Plans by DAZN to clamp down on suspected abuses of subscriptions have prompted a backlash in Italy where the sports streaming service shows top flight soccer.
Backed by billionaire Len Blavatnik, DAZN this year won the rights to screen Serie A live matches in Italy for three seasons with a 2.5 billion euro ($2.9 billion) bid, a significant expansion of its business in Europe.
The group’s flat-rate deals to view premium sports via smart TVs have undercut pricier pay-TV packages offered by established broadcasters but users have complained about outages and poor picture quality.
For its part, DAZN is concerned that some Italian soccer fans are exploiting a loophole to share access to accounts, depriving the company of revenue from monthly subscriptions costing 29.99 euros ($34.7).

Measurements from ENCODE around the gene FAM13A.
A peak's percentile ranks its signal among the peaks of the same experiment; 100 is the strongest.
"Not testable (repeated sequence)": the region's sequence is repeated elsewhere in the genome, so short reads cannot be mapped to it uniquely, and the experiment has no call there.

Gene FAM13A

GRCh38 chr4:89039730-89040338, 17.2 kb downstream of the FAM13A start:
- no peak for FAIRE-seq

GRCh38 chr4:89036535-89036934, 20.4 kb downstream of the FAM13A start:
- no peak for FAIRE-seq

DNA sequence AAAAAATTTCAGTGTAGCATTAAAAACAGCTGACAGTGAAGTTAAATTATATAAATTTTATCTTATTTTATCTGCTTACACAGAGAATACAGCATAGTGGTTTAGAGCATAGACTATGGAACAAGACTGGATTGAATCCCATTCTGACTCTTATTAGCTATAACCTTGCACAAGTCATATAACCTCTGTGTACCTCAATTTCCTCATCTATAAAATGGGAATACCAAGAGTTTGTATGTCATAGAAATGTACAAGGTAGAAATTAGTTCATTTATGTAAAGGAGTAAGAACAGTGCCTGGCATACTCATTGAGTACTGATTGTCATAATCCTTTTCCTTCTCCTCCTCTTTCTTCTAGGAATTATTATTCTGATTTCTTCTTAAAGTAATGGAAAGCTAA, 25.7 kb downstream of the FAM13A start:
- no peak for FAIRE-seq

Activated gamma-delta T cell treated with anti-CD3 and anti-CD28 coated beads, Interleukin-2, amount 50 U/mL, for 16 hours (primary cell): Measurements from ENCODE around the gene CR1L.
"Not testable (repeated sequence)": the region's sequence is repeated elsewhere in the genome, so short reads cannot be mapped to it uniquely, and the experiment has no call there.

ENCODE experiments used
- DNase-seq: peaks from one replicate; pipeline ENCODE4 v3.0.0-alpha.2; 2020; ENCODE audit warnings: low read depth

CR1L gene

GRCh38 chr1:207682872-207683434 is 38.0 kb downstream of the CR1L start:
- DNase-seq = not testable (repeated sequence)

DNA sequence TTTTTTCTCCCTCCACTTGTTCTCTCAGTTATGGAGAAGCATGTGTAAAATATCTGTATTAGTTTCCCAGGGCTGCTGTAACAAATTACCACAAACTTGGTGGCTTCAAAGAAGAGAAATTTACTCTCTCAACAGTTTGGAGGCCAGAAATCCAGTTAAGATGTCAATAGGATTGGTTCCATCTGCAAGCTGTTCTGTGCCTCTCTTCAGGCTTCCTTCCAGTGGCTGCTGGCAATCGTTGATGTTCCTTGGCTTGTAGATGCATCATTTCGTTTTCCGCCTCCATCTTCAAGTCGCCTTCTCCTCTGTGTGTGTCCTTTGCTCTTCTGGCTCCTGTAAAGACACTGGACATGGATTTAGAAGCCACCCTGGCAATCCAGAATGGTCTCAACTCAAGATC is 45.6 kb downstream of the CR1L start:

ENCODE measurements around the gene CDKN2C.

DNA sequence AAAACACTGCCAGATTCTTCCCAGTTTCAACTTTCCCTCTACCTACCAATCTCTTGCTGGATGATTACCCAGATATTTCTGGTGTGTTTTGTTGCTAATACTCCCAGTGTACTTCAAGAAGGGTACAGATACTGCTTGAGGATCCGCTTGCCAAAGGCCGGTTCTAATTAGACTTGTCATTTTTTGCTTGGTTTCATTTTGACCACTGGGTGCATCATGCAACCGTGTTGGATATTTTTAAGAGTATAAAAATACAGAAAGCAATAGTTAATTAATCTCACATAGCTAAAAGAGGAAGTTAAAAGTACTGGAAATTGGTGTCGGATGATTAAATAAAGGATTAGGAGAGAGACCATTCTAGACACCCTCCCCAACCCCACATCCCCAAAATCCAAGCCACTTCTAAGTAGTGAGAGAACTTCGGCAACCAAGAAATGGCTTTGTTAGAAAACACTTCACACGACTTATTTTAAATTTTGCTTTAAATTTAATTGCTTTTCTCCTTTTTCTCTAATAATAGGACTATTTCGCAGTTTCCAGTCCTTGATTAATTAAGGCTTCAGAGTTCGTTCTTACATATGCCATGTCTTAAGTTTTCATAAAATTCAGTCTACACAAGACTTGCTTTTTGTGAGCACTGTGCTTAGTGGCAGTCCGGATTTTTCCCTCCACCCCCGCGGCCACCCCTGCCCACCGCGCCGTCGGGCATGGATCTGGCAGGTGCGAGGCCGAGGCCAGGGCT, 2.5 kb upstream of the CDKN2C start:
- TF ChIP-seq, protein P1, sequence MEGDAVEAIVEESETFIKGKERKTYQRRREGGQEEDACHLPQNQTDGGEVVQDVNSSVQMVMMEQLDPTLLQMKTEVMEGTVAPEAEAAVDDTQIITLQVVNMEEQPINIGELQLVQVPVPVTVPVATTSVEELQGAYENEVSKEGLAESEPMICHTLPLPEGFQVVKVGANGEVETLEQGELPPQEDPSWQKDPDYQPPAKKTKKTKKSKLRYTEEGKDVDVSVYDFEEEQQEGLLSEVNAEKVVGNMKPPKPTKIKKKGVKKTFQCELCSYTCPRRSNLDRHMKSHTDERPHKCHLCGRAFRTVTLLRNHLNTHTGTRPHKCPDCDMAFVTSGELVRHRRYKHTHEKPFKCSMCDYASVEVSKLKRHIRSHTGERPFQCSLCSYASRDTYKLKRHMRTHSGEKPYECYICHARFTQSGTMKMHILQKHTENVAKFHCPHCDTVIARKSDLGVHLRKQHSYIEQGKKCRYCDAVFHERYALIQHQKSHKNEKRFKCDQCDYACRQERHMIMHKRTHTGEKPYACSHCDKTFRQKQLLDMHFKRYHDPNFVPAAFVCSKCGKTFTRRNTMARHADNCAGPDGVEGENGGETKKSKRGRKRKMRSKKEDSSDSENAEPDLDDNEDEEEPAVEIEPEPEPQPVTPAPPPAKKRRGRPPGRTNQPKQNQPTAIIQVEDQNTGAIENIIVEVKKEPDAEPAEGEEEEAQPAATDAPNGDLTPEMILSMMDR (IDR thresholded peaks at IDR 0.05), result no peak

DAZN will implement technical changes by the end of the year to prevent two different devices simultaneously accessing the app if they are not logged into the same IP address, two sources familiar with the matter said.
According to existing DAZN terms of service, every subscriber has the right to access the service from two different devices simultaneously without sharing the username and password.
The plans to tighten access to accountshave irked consumer rights groups and politicians, prompting Industry Minister Giancarlo Giorgetti to summon the DAZN management for clarification next week.
“This is another big blow to the fans,” said Carlo Claps, president of consumer lobby Aidacon, which announced it would file a complaint with the national communications watchdog.
The company said it was “open to cooperation and discussion with the authorities and institutions”.
($1 = 0.8648 euros)